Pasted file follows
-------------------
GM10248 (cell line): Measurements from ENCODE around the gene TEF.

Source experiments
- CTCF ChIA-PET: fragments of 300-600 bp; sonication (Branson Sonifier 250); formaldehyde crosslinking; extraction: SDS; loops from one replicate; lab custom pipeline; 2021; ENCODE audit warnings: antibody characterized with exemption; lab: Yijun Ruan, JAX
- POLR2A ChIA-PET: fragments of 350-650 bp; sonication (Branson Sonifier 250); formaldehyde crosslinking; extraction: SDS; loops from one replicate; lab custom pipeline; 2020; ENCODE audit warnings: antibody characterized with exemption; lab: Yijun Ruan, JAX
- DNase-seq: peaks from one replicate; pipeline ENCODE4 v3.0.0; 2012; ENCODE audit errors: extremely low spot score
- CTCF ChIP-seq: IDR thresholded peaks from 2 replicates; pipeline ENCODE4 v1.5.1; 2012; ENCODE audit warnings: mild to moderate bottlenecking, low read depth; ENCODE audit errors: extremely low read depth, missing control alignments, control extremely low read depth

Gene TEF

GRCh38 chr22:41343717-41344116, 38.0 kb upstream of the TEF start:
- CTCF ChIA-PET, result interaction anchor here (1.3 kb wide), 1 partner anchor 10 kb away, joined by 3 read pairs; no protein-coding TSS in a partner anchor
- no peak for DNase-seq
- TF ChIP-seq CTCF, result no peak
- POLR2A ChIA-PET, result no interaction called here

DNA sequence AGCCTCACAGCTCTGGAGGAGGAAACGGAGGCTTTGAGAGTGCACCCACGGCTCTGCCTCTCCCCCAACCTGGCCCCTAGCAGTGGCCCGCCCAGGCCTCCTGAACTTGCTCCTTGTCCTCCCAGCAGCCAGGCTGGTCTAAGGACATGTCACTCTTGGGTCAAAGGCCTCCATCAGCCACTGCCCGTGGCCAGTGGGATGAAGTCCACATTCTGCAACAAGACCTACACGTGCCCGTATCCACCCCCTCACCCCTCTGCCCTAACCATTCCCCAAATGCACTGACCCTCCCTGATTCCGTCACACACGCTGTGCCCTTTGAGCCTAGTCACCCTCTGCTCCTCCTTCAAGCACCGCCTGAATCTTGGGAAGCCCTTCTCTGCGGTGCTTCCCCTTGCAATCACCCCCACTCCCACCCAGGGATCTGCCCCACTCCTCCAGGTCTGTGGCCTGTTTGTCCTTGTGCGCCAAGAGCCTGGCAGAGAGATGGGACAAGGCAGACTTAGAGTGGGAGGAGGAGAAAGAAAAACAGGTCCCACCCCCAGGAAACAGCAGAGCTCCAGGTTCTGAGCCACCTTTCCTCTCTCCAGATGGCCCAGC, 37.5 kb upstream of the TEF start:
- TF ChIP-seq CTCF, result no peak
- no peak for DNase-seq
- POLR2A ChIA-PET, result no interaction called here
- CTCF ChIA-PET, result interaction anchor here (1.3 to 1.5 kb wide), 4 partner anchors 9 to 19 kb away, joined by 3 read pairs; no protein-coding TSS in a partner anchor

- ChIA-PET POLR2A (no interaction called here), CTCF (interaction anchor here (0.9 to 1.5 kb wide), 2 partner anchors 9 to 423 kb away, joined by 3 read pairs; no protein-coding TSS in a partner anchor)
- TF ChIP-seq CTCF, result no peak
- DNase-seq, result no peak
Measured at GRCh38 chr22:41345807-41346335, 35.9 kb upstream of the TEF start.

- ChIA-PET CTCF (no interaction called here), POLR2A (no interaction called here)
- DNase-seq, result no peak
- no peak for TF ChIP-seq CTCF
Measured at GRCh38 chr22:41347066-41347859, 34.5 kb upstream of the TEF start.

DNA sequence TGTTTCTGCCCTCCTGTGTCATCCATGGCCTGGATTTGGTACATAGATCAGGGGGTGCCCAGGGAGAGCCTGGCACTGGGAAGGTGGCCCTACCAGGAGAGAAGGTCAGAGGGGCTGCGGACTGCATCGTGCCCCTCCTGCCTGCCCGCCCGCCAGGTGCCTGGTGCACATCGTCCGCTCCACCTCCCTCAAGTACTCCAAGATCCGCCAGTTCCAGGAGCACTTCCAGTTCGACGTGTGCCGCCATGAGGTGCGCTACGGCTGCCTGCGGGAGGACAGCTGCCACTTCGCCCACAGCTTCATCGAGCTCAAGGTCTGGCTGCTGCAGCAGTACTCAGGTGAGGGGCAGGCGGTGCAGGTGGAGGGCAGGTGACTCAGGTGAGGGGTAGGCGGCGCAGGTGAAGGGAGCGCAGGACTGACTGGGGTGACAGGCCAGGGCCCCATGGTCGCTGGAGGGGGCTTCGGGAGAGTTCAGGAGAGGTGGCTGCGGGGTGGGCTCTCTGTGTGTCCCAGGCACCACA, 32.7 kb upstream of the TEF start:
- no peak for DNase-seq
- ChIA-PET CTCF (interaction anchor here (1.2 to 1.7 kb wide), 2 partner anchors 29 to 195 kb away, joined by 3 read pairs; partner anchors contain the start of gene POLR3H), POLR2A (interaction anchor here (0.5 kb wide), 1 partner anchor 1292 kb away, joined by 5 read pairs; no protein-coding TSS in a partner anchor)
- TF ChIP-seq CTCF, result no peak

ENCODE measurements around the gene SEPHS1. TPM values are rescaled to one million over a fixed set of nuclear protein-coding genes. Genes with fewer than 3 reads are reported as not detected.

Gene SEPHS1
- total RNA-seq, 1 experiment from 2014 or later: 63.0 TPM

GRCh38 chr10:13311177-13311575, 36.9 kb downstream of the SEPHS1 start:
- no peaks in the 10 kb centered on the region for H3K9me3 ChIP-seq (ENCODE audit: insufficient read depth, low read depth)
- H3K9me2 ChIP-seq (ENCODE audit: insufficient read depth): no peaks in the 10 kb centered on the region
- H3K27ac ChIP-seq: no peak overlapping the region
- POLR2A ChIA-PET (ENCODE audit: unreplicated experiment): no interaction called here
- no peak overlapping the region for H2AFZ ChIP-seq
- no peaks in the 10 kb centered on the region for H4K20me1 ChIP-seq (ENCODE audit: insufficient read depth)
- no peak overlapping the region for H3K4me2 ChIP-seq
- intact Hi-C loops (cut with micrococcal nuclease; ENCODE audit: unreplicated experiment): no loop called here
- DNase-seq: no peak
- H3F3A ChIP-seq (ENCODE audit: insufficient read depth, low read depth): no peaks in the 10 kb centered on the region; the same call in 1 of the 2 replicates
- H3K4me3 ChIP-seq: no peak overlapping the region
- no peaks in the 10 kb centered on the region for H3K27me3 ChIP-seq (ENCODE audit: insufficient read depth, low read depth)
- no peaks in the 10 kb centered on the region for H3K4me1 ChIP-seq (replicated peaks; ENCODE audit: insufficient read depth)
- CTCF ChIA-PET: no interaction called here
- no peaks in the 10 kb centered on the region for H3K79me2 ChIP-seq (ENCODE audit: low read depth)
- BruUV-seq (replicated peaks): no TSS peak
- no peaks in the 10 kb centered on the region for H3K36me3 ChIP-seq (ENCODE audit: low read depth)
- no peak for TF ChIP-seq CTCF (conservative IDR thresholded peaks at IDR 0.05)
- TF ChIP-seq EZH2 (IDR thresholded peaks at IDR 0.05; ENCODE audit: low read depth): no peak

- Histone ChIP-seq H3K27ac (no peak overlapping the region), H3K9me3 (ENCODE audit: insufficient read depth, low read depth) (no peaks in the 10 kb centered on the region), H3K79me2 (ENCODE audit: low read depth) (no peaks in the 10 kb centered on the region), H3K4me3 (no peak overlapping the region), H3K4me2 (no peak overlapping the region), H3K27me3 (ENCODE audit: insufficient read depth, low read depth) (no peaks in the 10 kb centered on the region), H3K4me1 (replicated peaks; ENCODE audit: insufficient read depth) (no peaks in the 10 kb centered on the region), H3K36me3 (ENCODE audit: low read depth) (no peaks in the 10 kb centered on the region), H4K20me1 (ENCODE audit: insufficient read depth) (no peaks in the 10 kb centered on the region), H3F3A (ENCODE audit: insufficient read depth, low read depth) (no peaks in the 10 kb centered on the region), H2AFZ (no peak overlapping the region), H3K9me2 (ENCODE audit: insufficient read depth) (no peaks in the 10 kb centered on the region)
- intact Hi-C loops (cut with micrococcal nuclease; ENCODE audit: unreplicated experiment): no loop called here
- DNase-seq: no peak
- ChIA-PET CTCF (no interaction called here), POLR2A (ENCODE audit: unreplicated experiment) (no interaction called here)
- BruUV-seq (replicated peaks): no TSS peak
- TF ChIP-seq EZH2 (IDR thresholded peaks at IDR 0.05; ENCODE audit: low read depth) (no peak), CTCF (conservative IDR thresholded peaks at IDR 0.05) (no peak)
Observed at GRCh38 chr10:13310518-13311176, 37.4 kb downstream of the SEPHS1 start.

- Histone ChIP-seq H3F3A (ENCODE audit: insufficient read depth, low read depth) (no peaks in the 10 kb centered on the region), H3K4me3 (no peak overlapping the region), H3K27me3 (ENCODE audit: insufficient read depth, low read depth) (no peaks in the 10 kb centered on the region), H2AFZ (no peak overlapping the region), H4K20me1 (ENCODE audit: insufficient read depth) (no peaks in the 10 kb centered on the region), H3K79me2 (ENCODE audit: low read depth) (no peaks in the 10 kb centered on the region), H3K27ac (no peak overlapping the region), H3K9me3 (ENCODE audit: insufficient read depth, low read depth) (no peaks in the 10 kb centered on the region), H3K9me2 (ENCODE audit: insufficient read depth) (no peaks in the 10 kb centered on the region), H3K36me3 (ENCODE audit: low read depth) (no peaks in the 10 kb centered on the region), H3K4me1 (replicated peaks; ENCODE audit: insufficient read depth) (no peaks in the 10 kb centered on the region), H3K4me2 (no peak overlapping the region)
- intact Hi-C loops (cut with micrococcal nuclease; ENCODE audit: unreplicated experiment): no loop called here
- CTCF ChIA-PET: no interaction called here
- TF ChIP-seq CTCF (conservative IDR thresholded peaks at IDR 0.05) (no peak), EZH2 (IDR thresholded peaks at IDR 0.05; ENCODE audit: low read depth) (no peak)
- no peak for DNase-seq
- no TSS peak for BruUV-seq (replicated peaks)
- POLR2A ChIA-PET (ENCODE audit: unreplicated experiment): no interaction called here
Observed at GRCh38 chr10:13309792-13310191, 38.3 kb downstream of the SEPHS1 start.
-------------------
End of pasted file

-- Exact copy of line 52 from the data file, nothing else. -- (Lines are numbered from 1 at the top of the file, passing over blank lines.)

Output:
- TF ChIP-seq EZH2 (IDR thresholded peaks at IDR 0.05; ENCODE audit: low read depth): no peak